So, an editor that I deeply admire at a major imprint just started reading DREAM POP ORIGAMI, my experimental memoir about patchwork hapa identity, and of course my internal dialogue for the past week has been nothing but:Read More
I volunteered to have my picture taken for Kip Fulbeck's 2017-2018 photographic project known as Hapa Me, not knowing whether my picture (which for the record, I don't love) would be included in the 2018 collection. I received an email a few months later telling me that I was either in the installation or in the book, or both. The suspense was killing me.Read More
Like the Bechdel Test, these ten rules are not intended to be the final word on any work by, from, or about Asian American literature, but rather, should be treated as the first critical lens that readers (can) use to call out and contest orientalism in publishing while also serving as a mandatory metric by which all readers (can) hold APIA writing accountable, as well as the presses that publish those works by and about us. The following test allows all of us to expect more of ourselves, of our readers, and of the publishing industry at large, but it is only a first step in a life of engaged reading.Read More
Men Without Women is a familiar, easily identifiable, and oddly comforting book for the Murakami reader, privileging the emotional landscape of lonely Japanese men through scaffolding characterization, personal idiosyncrasy, and monkey-wrench narratives instead of dramatic Hollywood plot lines, food porn, or cultural didacticism.Read More
The Western canon has no objective nomination process, which is why it is both axiomatic and controversial. Literature written by (and often for) white writers is still treated as classic, crucial, and central to our literary archive, codifying a clear but tacit anglonormativity. But why have APIA voices been erased from the so-called “Great Books” for so long, and how should APIA writers respond to this longstanding erasure?Read More
Remarkably, it's been ten fucking years since I've been back at AWP. The last time was in Atlanta in 2006, back when I was a confident, driven, ambitious, but also paradoxically naive, trusting, and hyperidealistic MFA student whose only aspiration at the time was to publish short stories and essays in the best literary journals possible. The idea of publishing novels was fundamentally foreign to me for the simple reason that I hadn't written a novel yet, nor a collection of short stories. There was no lofty expectation because there was no product.
Ten years later, I'm both amazed, horrified, and also humbled by how differently I look at the publishing industry in general and at my literary ambitions in particular. Unlike ten years ago, I have a bunch of stories and essays published in a number of legit literary journals, but it's no longer enough for me anymore. Also, unlike ten years ago, I have several manuscripts that are ready for publication. I have more than a few realistic publishing possibilities with several awesome indie presses (though they remain merely possibilities until those manuscripts become material objects of art for public consumption). I have--I always seem to have--several agents and a senior agent at a major New York publishing house reading my novels. I have two rad lecturer positions at UCI and CSUN teaching literature, writing, rhetoric, research, and creative writing. I have probably too many advanced degrees now, but whatevs. I have a network and a community of friends (many of them APIA writers, but certainly not all of them). I have some fans who follow me on Twitter because of the things I've written. Most importantly, I feel--possibly irrationally, possibly delusionally--that I finally have momemtum in my writing career. So, I apologize for this self-indulgent recollection, but the point I'm making here is that I see this conference in such a different way than I did before because I bring a different emotional and professional technology than before. I feel like I can almost touch my future, as absurd as that sounds.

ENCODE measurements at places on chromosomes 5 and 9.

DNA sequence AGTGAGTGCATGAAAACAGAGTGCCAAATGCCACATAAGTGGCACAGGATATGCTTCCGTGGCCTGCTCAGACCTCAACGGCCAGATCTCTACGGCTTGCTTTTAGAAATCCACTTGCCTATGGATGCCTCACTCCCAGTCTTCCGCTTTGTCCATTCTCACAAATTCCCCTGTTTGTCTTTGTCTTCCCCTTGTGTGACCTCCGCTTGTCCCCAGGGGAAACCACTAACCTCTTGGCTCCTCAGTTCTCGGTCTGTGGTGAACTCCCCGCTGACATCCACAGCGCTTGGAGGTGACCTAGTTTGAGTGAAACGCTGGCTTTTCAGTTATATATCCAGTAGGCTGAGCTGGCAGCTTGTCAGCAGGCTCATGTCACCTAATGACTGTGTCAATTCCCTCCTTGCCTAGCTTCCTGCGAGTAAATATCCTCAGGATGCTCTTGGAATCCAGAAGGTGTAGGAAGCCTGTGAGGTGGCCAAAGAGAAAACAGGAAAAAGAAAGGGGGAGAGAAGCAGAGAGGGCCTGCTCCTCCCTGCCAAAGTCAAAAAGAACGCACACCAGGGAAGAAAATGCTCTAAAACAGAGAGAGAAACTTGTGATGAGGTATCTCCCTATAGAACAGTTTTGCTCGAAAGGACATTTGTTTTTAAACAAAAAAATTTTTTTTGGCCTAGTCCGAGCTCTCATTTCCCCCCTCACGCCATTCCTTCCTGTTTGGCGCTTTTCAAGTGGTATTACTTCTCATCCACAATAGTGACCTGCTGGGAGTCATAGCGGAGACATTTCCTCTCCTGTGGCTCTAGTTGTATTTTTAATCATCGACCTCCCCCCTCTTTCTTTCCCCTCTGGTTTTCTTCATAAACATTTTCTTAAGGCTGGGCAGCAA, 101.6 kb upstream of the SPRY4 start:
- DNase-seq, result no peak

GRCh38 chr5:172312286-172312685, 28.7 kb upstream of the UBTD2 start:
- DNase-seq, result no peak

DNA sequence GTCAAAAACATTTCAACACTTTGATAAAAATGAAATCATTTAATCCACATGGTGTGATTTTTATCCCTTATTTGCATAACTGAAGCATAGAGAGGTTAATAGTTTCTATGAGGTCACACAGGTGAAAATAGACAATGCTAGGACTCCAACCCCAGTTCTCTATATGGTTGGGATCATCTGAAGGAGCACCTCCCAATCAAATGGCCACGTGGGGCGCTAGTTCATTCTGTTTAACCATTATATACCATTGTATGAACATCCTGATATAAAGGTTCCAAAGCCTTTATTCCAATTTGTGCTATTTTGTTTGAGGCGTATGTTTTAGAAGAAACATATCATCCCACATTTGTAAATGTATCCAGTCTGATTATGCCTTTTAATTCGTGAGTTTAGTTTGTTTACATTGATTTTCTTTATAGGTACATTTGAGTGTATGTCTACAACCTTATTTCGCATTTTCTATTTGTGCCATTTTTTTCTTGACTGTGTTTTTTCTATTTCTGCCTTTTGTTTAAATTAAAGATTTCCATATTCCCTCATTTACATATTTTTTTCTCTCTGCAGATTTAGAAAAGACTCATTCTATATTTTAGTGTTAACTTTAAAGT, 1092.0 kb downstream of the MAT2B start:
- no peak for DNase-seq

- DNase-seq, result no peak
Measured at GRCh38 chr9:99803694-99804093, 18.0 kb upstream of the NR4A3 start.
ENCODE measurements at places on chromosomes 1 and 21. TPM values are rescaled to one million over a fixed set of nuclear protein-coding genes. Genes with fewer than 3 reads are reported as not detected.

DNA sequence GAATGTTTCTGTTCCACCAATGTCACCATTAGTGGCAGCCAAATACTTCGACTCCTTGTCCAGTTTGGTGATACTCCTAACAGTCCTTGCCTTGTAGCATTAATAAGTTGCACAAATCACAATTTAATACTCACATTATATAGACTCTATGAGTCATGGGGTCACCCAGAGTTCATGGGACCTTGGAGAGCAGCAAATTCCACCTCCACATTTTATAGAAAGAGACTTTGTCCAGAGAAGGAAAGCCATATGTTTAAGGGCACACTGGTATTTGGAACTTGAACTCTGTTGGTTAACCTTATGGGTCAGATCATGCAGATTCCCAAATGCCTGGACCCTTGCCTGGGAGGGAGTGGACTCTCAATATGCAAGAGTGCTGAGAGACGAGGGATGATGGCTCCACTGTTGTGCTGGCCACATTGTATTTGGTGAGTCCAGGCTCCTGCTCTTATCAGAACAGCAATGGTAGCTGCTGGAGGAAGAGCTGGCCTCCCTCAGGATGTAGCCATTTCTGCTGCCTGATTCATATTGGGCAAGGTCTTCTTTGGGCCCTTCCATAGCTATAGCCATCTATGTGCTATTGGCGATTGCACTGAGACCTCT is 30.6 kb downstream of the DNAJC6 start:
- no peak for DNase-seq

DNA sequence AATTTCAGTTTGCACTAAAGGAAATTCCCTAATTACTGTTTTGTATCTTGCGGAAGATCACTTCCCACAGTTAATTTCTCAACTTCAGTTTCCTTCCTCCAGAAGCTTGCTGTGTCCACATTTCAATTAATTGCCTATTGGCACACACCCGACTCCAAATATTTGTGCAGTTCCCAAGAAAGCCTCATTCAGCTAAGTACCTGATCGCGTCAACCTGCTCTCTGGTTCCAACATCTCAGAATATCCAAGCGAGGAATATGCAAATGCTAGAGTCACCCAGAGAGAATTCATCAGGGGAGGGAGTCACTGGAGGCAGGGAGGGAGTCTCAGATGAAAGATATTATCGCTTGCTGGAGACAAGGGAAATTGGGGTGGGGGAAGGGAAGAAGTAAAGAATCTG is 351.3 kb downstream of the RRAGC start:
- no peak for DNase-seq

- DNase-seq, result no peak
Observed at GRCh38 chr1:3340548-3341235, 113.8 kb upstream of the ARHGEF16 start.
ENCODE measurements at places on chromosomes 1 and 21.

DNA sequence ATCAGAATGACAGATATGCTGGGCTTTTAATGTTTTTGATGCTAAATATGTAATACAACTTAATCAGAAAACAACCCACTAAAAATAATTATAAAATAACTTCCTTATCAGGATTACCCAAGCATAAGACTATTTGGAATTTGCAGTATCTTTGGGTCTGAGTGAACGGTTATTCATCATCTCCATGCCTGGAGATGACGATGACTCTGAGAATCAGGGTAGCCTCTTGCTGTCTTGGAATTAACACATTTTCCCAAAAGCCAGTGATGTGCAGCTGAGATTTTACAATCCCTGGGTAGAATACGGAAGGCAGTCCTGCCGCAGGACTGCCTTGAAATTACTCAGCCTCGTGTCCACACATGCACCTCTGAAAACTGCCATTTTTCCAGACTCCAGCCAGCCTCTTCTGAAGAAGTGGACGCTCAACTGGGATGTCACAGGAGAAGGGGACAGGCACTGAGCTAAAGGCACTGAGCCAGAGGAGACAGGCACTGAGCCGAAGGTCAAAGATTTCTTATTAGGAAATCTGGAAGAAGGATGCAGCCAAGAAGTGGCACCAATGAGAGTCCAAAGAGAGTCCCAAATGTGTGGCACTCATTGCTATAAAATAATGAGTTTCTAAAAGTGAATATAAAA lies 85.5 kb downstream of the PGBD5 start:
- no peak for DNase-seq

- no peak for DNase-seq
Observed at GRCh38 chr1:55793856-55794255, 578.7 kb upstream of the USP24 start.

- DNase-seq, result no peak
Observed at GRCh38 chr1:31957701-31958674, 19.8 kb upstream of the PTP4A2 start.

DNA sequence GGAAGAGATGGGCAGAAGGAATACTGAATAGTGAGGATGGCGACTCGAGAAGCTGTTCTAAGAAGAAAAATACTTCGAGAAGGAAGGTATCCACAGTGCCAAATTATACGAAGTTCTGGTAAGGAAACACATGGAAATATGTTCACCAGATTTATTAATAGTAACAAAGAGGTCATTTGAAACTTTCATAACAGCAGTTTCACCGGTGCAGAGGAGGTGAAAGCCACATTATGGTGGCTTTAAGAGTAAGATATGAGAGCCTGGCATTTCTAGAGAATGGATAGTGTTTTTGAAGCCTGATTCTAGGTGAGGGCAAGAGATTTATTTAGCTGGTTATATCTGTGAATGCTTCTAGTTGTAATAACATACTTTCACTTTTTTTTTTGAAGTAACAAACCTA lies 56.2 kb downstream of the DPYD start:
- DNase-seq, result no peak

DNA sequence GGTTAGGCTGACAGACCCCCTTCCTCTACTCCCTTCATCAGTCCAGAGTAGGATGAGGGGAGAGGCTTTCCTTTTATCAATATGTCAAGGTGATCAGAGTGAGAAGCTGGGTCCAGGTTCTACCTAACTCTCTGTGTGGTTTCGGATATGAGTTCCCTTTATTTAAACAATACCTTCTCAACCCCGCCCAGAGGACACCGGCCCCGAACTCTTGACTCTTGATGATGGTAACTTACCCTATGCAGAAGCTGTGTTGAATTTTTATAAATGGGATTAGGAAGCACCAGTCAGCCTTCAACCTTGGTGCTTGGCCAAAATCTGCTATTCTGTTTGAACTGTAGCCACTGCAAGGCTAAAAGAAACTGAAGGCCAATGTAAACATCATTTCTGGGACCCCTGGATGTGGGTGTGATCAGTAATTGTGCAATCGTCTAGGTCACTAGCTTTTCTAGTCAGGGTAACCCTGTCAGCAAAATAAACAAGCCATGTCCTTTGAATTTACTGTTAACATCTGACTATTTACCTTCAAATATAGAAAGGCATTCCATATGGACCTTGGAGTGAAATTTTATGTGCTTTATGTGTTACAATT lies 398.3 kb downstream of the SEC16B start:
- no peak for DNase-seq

Among other things I did at this year's AWP, I got to:
1. Attend readings from Claudia Rankine, Eula Biss, Jonathan Lethem, Geoff Dyer, Leslie Jamison, Maggie Nelson, my friend and mentor Percival Everett, Shonda Buchanan, Judy Grahn, Joyce Carol Oates, and Peter Ho Davies, which were all pretty amazing.
2. Attend a fascinating (and inditing!) panel by Adam Atkinson, Lillian Yvonne-Betram, and Sarah Vap (an SC student) that presented the results of its survey and data collection about race and racial representation within PhD programs in Creative Writing.
3. Talk to editors of several of my favorite indie presses and do a tiny bit of politicking (almost all of it unplanned and unintentional)
4. Make new writing friends and also do some networking (which never hurts in this business)
5. Most importantly, meet up with and reconnect with former professors and old friends from my MFA and PhD years, many of whom I haven't seen in years and whom I've missed, sometimes terribly, including Steve Tomasula, Marc Irwin, Joshua Bernstein, Chris Santiago, Lily Hoang, Gwendolyn Oxenham, Casey and Denise Hill, Heather Dundas, David St. John, and Percival Everett (who hugged me and then said, "What's going on, brother?")
6. Buy a shitload of books and literary journals from indie presses
7. Remember again why I'm a writer, a writer before I'm anything else in the professional and artistic domains